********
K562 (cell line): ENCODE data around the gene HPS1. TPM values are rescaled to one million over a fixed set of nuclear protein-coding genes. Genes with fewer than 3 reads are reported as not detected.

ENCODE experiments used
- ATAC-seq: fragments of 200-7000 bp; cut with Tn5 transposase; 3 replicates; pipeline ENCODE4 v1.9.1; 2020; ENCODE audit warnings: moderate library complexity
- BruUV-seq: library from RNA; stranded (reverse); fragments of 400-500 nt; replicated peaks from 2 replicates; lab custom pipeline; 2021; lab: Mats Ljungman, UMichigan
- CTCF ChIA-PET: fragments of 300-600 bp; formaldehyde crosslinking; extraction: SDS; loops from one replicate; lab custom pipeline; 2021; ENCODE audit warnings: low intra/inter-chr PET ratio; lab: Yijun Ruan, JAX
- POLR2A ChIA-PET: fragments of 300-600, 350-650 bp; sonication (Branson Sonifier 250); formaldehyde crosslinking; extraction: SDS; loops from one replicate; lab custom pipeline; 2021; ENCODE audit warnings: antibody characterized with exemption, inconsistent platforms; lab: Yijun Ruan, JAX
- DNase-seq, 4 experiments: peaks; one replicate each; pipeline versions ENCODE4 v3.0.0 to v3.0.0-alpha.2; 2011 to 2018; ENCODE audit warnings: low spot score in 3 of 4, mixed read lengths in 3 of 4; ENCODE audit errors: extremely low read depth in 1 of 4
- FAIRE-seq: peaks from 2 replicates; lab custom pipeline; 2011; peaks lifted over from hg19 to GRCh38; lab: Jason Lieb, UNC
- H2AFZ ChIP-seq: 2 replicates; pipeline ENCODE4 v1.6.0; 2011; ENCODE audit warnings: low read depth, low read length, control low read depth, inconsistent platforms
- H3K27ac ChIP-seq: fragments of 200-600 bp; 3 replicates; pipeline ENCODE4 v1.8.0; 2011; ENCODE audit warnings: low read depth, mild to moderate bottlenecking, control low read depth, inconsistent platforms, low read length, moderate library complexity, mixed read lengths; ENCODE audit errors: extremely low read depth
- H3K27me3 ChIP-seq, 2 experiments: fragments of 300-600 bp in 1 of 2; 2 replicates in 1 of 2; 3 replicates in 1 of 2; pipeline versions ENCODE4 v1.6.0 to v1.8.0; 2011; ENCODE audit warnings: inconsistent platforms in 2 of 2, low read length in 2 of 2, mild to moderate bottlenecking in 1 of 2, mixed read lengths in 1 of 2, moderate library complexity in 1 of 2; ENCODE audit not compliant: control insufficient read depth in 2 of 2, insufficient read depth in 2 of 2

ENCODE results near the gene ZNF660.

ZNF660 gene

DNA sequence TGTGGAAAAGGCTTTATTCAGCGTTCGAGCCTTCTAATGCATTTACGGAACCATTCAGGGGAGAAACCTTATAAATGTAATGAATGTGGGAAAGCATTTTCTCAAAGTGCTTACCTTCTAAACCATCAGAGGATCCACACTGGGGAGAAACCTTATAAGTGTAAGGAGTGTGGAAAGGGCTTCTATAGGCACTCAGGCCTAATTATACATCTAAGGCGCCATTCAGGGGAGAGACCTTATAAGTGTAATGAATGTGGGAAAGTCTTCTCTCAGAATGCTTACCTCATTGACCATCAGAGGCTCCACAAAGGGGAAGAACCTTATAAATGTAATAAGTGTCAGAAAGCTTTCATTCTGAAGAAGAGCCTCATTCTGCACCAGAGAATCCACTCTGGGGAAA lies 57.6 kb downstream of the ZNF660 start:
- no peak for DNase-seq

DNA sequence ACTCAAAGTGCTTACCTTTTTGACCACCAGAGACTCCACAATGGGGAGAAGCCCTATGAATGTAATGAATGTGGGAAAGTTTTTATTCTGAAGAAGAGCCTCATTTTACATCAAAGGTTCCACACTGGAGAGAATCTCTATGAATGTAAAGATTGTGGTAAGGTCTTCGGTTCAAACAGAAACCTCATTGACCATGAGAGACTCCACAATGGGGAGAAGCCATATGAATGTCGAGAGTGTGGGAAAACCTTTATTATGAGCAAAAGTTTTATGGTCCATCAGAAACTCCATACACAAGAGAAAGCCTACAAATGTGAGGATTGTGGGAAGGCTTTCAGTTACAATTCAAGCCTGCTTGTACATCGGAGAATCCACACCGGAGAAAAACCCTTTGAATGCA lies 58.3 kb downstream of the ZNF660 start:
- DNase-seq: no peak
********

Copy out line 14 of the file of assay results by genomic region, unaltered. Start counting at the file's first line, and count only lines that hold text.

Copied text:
DNA sequence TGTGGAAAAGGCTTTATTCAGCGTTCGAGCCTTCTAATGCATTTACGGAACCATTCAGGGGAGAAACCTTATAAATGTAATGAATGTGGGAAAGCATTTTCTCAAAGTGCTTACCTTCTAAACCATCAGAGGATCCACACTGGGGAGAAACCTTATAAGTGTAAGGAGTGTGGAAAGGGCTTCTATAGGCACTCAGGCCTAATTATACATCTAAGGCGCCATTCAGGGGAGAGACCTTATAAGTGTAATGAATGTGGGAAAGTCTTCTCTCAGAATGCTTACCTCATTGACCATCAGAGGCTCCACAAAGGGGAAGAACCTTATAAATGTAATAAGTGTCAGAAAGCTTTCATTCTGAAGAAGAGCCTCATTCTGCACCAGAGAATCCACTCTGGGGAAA lies 57.6 kb downstream of the ZNF660 start: